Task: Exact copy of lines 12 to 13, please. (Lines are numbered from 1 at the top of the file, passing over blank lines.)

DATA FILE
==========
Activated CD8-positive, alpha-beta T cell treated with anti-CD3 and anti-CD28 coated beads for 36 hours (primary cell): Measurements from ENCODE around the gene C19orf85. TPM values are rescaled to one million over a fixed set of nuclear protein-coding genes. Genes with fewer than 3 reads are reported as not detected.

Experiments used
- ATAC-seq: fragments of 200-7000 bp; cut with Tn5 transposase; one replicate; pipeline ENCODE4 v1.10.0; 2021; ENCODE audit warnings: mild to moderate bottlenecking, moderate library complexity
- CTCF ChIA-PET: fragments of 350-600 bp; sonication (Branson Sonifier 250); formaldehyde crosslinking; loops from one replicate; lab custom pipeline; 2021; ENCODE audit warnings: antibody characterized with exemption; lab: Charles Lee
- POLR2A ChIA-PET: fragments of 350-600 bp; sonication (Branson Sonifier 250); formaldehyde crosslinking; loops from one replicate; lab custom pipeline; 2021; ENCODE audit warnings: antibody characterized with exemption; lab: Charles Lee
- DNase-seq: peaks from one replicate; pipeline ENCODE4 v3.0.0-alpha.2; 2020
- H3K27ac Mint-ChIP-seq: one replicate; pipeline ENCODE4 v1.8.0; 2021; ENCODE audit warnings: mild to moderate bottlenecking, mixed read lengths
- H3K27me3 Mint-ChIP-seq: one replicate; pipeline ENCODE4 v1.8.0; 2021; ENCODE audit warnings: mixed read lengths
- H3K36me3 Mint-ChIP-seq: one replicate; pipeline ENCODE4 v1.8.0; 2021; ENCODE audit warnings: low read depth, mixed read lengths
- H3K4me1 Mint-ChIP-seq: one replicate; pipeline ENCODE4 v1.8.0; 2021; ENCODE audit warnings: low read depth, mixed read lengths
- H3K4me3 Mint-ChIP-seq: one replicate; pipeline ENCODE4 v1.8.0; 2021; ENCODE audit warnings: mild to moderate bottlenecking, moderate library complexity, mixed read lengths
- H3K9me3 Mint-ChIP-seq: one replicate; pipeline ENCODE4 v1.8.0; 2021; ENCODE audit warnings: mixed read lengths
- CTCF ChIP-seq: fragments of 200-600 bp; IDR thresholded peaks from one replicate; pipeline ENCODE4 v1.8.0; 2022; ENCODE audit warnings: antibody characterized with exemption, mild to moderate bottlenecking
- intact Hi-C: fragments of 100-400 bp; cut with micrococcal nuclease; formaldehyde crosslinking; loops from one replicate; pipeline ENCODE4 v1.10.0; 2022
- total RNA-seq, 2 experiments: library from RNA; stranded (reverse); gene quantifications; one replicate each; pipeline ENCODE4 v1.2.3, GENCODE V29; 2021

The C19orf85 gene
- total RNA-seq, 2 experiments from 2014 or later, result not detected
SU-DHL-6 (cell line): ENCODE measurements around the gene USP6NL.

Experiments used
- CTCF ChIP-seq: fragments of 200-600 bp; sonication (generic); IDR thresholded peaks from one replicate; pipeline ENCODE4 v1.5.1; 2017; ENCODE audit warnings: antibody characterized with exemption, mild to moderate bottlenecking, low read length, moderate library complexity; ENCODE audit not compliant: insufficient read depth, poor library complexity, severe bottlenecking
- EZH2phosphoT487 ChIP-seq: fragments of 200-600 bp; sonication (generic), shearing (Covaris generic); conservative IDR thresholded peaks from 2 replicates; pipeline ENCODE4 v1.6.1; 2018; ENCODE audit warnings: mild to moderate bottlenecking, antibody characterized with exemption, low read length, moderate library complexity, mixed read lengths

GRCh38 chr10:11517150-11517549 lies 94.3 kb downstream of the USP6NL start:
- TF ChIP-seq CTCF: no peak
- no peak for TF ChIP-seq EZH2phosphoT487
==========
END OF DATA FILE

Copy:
- H3K9me3 Mint-ChIP-seq: one replicate; pipeline ENCODE4 v1.8.0; 2021; ENCODE audit warnings: mixed read lengths
- CTCF ChIP-seq: fragments of 200-600 bp; IDR thresholded peaks from one replicate; pipeline ENCODE4 v1.8.0; 2022; ENCODE audit warnings: antibody characterized with exemption, mild to moderate bottlenecking